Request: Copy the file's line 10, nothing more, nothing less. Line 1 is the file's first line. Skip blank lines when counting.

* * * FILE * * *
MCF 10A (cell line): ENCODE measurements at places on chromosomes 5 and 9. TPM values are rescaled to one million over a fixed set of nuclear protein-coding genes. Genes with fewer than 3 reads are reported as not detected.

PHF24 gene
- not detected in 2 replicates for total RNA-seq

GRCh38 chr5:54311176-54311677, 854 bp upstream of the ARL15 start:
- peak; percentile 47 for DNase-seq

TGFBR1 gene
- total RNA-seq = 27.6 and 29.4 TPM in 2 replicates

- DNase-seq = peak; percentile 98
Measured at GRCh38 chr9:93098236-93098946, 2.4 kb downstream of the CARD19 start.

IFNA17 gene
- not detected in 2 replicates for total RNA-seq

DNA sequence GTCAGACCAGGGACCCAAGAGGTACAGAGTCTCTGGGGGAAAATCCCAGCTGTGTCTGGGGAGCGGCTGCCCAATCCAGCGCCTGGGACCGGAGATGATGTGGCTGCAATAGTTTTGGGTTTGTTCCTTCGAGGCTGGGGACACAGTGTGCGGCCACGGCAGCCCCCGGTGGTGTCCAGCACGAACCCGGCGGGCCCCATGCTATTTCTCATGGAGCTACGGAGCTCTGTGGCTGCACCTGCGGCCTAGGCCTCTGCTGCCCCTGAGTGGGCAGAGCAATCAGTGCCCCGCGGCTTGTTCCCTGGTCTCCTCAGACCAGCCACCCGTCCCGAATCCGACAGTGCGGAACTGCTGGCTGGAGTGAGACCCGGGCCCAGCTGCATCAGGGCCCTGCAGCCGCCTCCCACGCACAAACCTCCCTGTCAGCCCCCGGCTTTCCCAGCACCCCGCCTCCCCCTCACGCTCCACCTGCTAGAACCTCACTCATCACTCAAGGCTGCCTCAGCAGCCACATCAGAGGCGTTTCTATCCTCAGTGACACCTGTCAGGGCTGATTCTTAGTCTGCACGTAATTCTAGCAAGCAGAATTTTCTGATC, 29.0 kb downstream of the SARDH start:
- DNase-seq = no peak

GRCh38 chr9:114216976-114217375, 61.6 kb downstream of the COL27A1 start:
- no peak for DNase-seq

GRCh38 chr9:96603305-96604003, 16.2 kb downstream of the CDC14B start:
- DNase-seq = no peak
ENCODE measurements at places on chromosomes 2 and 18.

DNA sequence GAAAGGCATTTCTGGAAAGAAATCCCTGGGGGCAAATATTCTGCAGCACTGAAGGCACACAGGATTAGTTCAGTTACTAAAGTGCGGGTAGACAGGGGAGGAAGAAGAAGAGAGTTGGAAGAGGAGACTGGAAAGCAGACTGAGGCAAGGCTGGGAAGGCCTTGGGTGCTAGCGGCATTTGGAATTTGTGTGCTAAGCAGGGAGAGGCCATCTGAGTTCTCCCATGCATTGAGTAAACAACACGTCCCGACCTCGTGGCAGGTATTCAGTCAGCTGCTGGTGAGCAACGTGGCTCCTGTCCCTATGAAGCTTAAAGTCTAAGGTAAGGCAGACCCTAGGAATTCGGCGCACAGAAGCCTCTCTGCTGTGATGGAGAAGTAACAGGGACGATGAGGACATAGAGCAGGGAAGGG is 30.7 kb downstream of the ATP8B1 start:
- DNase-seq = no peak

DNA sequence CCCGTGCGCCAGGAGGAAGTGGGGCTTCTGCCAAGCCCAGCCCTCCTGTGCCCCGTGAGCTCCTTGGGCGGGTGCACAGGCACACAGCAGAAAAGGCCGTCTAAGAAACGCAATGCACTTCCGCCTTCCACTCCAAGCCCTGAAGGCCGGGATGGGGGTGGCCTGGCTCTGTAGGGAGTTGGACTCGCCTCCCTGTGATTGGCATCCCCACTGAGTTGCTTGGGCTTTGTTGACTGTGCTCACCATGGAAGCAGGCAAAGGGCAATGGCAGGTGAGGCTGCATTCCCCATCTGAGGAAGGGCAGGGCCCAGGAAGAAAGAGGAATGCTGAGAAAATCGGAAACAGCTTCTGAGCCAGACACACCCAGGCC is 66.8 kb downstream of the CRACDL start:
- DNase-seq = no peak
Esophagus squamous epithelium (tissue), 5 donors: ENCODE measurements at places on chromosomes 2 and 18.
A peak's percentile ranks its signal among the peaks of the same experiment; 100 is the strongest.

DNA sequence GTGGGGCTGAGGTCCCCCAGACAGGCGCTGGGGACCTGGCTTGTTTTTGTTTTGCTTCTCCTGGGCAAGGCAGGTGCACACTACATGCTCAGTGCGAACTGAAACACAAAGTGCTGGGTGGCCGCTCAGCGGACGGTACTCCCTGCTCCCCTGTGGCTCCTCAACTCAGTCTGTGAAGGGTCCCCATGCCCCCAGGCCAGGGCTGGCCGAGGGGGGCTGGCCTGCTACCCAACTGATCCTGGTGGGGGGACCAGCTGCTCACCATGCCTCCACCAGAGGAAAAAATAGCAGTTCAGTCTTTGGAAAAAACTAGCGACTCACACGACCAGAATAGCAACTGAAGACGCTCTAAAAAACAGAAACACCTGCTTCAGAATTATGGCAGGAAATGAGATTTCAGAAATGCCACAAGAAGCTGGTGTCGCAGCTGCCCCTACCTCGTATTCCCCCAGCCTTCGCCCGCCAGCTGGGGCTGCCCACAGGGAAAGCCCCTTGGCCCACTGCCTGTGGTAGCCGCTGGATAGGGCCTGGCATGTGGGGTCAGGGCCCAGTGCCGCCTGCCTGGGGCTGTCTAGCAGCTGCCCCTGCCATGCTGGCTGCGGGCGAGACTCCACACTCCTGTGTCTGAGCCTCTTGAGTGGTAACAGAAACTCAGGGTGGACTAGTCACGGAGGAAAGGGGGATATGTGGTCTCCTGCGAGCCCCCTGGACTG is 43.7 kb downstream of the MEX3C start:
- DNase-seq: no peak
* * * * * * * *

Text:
IFNA17 gene